My preferred educational theory and practice is called constructivism. In constructivist education, knowledge is built together, or co-created in community, with the instructor playing the part of coach and helper. Scholars have always relied on peer review to test and improve their theories over time. Yet in the blogosphere, this can happen in minutes. Blogs are delightfully constructivist, and as I pointed out in my last post, they are being used more and more in research.

Educators frequently use Blackboard, a flexible e-learning software platform, to augment and sometimes replace altogether (as in distance learning) face-to-face classroom activity. Blackboard’s course management system, with its customizable institution-wide portals, allows communities of learners to co-create knowledge around a subject through Blackboard’s Discussion feature.

Smart organizations are catching on to this phenomenon. Monitoring blogs is a great way to stay in touch with customers and learn what they really want from you and your products and services. The blogosphere will tell you in a heartbeat what users of your products or services like and dislike. Jim Grunig’s famous two-way symmetrical model of communication is made all the more relevant with Web 2.0.

Enter the Millennials. This generation does not trust the media and advertising. But they do trust peer opinion which they readily obtain via social networks. Organizations that learn to understand this powerful force will survive and prosper in sales and marketing, but also in employee recruitment and retention. In fact, the impact of Millennials on the workforce is profound. Millennials, who have grown up collaborating in a digital world, will not embrace the top-down hierarchies of old.

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I’ve been having a running conversation with some of my colleagues in the Master’s and Doctoral programs at Towson about digital literacy. We’ve discussed at length whether or not blogging helps or hurts literacy.

Many of my fellow educators who teach Mass Communication or Public Relations, especially writing, require students to blog. I do not. But I do use blogs in my course work. In fact, blogs and blogging are prominent features of any classes I teach. The impact of blogs on the communication/PR/IMC industry is profound. Therefore, no communication/PR/IMC course work is complete without blogs and blogging.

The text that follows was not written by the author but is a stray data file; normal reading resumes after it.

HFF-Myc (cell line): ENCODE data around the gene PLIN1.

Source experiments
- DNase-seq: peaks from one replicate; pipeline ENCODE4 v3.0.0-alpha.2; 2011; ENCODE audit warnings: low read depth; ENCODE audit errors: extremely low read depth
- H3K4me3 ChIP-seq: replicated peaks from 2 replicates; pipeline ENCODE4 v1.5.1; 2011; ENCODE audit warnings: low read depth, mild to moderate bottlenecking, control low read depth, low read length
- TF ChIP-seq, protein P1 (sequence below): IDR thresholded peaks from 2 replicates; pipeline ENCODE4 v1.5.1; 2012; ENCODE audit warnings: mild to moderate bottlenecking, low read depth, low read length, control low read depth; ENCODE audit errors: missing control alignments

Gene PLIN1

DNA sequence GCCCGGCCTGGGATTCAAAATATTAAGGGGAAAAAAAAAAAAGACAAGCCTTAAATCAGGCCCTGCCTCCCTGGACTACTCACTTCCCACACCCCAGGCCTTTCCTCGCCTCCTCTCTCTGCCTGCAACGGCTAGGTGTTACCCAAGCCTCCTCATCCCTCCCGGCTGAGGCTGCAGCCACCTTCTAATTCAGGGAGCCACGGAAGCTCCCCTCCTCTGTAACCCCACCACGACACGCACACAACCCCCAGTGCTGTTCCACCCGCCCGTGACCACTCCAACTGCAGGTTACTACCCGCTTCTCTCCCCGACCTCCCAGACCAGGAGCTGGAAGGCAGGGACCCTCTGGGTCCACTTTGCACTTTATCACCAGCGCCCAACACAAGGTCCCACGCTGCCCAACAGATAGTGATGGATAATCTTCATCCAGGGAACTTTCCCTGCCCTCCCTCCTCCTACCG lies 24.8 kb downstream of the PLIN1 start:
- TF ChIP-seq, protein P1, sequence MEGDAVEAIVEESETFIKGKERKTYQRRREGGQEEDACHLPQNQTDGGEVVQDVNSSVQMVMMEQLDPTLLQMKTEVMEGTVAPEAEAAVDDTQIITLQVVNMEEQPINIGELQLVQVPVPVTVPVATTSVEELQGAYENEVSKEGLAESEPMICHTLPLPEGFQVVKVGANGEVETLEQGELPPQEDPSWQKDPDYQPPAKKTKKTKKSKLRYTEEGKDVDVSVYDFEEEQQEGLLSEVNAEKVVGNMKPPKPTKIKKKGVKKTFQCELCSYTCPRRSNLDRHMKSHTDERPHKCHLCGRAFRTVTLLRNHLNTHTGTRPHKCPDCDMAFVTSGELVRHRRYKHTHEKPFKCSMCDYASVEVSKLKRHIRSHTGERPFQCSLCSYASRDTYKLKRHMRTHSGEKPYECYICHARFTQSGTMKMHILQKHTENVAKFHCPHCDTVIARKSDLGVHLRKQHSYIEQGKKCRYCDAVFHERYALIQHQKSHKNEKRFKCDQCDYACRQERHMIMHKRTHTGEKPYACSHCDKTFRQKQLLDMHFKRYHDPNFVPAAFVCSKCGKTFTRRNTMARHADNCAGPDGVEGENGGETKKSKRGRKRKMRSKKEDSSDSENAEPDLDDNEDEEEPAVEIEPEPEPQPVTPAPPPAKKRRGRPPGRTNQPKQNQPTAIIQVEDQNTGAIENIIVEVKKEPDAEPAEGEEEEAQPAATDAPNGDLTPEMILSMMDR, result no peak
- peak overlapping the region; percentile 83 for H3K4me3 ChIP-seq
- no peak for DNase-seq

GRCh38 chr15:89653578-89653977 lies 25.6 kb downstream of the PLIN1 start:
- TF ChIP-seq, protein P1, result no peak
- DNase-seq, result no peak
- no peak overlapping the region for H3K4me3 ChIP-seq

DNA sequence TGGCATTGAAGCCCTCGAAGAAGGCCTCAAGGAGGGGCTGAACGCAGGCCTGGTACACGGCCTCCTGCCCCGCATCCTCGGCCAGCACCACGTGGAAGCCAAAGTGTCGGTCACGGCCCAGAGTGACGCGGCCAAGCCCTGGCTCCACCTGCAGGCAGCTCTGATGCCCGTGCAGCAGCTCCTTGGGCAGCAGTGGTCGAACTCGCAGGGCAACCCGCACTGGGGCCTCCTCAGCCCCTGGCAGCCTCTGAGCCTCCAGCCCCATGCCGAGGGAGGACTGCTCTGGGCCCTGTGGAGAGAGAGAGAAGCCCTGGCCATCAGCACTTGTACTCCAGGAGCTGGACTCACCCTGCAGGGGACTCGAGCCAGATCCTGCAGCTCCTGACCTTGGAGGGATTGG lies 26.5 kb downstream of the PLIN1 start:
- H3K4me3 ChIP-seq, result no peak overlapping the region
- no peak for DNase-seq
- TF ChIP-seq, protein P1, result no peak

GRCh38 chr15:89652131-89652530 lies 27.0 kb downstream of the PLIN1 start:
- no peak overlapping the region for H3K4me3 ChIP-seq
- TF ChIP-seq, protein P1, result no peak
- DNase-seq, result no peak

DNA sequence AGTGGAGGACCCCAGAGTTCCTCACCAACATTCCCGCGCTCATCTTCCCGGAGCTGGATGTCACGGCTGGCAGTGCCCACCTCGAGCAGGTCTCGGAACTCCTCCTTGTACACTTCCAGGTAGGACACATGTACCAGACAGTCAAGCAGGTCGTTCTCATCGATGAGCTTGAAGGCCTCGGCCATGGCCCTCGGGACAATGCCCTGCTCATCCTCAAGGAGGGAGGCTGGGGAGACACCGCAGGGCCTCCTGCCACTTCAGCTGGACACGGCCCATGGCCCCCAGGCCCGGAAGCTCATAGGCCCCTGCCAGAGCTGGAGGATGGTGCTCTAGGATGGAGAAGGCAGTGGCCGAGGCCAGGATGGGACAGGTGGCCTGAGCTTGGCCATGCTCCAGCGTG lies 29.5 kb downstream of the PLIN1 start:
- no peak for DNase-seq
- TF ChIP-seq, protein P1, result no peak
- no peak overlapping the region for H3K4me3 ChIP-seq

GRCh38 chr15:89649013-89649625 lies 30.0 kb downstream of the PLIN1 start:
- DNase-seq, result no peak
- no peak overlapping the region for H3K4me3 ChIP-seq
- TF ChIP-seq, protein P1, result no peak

Approximately 1.4 new blogs are created every second of every hour of every day. Over 12 million Americans, or about 8% of adult Internet users, blog.  About 57 million Americans, about 39% of the online population, read blogs (Pew Internet & American Life Project).  


The trend appears to show no signs of abating. According to Torill Elvira Mortensen, Volda University College, Norway, there are three directions of blogging: One is that human beings desire meaning because we are thinking beings as well as communicating beings. This leads to:

·       Most recent, most sophisticated technology is built for communication.

·       Via the Internet, individuals can find, share, and contribute information.

·       Blogging’s best gift is just that – the opportunity for individuals to express themselves.

·       Impact on traditional news media is powerful.

Second, blogs are changing the concept of the sender-message-receiver model conceived in 1949. Most communicators studied this model. Mortensen says the new image of the users emerges from the personal publishing power the Internet gives the individual. This needs a new model to describe it. Much more research is needed.

Third, speaking of research, Mortensen says there is a clear distinction between the online and offline community. The computer world offers symbols, while the real world offers real sustenance. Therefore, all study of human behavior online becomes a study of the human exchange of symbols online. Sender institutions are no longer monolithic. The audience and the senders are all becoming participants.

It is an exciting new world, full of opportunities for self-expression, research, collaboration, and community.